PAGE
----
|North Cascades Visitor Center|
We were surprised to find a one-lane bridge spanning the green Skagit River, complete with traffic light signaling when we could cross. We followed the road back to a welcoming stone-and-timber Visitor Center hidden among the trees. Inside, rangers answer questions. We wandered through a beautifully designed multi-media center with displays and videos about the park’s wildlife, plants, geology, and early inhabitants. The North Cascades National Park is one of our more lightly used parks, a real treasure that deserves to be much more widely known. The Center here and the displays at nearby Newhalem are good places to start.
We checked out a map of nearby walking trails. One, only 300 feet in length, followed a boardwalk behind the Center to a spectacular view of clouds lifting over the Pickett Range.
|The Pickett Range|
|Part of the rock shelter|
We took time for another short walk, this one also wheelchair accessible although steeper. The Rock Shelter Trail starts just past a bridge over Newhalem Creek, near where it empties into the Skagit, and climbs a mossy hillside to another boardwalk, which also leads to an overlook. It looks down on an area the Upper Skagit Indians called “Duwaylib,” or “goat snare.” Later comers wrote it down as “Newhalem.” People hunted mountain goats nearby, then camped beneath the huge overhanging boulders to cook the meat and process the wool. They also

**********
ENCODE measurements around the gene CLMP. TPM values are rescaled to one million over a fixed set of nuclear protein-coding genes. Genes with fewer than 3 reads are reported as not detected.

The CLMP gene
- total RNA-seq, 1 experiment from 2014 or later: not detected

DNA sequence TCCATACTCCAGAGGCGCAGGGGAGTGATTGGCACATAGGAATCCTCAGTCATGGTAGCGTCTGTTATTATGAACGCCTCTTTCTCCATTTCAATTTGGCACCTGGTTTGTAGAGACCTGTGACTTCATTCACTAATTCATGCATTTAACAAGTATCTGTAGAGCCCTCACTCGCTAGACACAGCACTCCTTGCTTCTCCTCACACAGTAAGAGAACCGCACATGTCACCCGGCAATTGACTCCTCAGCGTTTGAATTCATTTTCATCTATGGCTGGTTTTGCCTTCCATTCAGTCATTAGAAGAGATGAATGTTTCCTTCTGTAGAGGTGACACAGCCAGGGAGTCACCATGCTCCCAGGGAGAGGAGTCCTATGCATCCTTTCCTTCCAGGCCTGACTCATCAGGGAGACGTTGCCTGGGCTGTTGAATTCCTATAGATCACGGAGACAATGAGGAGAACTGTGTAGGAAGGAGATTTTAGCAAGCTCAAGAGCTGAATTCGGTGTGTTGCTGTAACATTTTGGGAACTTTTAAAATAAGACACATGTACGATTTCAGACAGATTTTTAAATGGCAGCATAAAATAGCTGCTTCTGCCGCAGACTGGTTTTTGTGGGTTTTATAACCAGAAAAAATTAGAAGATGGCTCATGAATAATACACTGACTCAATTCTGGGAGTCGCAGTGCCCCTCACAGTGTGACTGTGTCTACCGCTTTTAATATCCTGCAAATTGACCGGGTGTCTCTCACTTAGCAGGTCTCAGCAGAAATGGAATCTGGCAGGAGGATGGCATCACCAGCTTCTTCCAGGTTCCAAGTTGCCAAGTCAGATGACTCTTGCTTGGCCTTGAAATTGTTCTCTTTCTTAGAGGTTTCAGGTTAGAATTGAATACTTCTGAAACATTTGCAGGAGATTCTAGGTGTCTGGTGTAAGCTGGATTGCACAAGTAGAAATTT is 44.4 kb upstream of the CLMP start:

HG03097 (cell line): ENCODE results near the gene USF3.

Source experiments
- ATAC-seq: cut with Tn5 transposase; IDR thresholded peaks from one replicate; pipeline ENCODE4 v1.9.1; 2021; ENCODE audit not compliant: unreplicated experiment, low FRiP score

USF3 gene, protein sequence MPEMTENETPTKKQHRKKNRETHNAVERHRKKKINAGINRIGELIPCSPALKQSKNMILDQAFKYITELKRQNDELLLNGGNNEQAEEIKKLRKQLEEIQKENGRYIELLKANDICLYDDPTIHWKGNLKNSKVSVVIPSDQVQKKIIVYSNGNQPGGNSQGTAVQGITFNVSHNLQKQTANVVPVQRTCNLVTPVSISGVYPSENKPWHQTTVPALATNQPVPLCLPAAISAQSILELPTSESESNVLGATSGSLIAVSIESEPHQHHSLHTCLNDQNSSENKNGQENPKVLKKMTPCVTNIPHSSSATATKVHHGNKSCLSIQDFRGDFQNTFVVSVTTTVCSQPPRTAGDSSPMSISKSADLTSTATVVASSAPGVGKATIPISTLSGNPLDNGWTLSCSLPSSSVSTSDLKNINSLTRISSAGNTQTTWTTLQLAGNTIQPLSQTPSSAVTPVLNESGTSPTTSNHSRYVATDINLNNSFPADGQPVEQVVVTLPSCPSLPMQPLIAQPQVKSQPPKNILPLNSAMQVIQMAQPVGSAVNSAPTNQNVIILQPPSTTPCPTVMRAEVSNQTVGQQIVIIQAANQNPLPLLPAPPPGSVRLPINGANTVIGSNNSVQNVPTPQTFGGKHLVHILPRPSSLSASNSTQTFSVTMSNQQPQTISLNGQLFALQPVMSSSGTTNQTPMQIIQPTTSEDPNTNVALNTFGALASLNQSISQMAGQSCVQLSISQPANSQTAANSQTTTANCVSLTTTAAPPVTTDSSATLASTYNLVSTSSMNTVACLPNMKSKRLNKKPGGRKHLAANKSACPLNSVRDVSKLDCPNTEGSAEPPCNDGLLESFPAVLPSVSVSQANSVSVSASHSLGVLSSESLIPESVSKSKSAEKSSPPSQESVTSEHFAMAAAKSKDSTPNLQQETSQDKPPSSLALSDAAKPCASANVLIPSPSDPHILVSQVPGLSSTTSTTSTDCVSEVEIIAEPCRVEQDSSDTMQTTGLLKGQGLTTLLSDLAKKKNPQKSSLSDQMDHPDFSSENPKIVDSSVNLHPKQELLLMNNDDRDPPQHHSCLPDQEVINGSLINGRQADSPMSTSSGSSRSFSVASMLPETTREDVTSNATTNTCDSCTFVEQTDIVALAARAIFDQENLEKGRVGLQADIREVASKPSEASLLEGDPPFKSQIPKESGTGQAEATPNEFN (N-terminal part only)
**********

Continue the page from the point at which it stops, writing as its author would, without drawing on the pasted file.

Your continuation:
caught salmon migrating upstream to spawn and dried them beside Newhalem Creek.
Archaeologists carbon dated mountain goat bones and other artifacts found in the rock shelter to 1400 years ago. They found rock chips and broken points left from tool making. Traces of campfire smoke can still be seen on the rock ceiling.
The photos don’t give a true picture of the scale of the scene. Thick blankets of moss hide traces of the old trails. Trees grow up, break off, rot back into the forest floor. Frost pries chunks of rock from the overhangs to litter the floor of former campsites. Still, one can call his or her imagination into play and people this quiet place with women cooking over a campfire, children playing along the edge of the creek, hunters coming down a trail carrying their trophies on their shoulders.
Native Americans climbed to the high mountain valleys every summer to pick berries, dig roots, and hunt. It gives us pause to think that where cars and trucks now whiz over paved highways from one side of the mountains to the other, trading parties from both east and west once labored over the passes on foot to bargain for goods they could not find at home.
What else waits to be discovered in beautiful North Cascades National Park?